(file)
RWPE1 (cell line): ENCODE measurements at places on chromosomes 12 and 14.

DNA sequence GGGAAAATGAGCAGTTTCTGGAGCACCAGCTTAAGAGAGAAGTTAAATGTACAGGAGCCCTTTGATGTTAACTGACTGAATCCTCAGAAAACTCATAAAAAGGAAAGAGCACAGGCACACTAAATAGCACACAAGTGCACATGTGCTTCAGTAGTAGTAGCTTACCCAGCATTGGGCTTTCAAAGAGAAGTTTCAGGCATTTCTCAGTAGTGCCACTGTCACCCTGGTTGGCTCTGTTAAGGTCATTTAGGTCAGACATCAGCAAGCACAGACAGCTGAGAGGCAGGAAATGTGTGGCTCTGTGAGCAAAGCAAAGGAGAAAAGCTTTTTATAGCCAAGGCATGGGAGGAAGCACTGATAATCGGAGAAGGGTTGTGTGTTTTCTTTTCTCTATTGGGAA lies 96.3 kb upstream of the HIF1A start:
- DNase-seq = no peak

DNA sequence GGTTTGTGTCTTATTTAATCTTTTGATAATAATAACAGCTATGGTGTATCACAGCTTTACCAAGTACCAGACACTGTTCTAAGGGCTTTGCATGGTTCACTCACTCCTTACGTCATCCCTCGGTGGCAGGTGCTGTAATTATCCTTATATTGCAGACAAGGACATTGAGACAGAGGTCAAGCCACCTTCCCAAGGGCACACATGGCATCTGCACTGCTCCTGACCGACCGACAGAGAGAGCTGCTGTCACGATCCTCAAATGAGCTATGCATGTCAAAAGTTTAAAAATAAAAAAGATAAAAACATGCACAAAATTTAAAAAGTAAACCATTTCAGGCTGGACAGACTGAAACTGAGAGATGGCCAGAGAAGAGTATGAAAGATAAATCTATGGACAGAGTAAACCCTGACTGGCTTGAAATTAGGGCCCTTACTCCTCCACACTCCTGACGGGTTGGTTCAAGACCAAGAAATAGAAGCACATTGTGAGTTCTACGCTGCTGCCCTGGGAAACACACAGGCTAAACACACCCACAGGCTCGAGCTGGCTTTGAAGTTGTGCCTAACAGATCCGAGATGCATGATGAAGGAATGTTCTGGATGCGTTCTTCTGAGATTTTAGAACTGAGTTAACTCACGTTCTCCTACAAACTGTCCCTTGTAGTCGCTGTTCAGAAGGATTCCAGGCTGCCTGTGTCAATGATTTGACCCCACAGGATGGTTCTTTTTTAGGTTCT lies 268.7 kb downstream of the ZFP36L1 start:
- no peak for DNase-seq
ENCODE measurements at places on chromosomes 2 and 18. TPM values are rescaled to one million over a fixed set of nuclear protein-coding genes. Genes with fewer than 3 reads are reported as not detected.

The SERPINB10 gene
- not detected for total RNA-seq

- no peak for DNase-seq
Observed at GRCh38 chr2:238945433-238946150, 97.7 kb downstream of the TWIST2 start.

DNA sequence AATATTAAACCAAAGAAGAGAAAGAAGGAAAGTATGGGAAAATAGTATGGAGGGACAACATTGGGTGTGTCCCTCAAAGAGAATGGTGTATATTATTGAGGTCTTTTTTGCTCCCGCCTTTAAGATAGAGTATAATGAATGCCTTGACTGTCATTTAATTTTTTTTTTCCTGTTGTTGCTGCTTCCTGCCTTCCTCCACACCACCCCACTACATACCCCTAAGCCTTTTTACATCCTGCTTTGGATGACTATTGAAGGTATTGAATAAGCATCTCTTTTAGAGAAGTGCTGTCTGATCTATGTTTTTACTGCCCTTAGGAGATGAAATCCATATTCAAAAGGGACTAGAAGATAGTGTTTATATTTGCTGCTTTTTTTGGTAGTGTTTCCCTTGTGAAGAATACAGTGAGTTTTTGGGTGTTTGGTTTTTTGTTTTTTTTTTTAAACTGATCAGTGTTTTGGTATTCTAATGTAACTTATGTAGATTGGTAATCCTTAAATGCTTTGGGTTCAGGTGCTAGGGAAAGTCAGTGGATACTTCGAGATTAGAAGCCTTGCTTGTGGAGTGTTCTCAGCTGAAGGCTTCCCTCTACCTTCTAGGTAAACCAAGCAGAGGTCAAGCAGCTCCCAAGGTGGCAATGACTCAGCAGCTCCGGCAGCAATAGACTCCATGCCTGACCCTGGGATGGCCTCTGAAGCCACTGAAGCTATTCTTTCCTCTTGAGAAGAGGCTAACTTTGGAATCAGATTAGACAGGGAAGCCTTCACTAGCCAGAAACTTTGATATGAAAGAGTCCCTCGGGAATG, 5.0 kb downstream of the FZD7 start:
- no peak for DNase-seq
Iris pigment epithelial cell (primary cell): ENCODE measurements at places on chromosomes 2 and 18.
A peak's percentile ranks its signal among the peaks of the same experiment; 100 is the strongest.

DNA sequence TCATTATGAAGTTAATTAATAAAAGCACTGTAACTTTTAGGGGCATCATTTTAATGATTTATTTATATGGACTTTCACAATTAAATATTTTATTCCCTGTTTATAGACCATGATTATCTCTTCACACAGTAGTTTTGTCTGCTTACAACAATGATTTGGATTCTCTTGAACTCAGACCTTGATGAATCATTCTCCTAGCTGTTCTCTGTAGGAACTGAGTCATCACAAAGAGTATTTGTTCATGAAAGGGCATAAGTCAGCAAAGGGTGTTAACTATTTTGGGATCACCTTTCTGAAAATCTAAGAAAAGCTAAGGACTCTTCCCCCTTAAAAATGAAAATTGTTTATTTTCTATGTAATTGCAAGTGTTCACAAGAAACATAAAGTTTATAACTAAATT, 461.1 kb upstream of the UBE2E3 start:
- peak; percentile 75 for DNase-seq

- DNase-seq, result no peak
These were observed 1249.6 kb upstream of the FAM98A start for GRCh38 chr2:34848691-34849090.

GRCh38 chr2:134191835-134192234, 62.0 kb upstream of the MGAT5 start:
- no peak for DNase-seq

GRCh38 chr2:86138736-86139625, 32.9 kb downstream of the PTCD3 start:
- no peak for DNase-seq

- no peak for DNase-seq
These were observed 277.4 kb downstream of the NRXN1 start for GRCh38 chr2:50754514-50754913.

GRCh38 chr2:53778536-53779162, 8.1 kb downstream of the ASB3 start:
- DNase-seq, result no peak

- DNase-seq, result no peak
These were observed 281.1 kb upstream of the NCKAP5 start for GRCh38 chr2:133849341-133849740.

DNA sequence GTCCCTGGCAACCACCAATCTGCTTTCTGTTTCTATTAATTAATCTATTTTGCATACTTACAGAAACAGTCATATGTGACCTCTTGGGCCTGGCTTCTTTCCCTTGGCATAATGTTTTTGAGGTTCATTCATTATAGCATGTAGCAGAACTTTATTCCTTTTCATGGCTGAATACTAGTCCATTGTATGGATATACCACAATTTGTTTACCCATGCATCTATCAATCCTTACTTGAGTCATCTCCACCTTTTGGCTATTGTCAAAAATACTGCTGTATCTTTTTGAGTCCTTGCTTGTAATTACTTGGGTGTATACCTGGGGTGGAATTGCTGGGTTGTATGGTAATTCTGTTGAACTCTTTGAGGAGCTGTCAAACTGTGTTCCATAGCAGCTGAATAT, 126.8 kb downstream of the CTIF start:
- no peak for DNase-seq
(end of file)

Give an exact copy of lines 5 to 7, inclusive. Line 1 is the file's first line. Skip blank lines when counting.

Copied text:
- no peak for DNase-seq
ENCODE measurements at places on chromosomes 2 and 18. TPM values are rescaled to one million over a fixed set of nuclear protein-coding genes. Genes with fewer than 3 reads are reported as not detected.

The SERPINB10 gene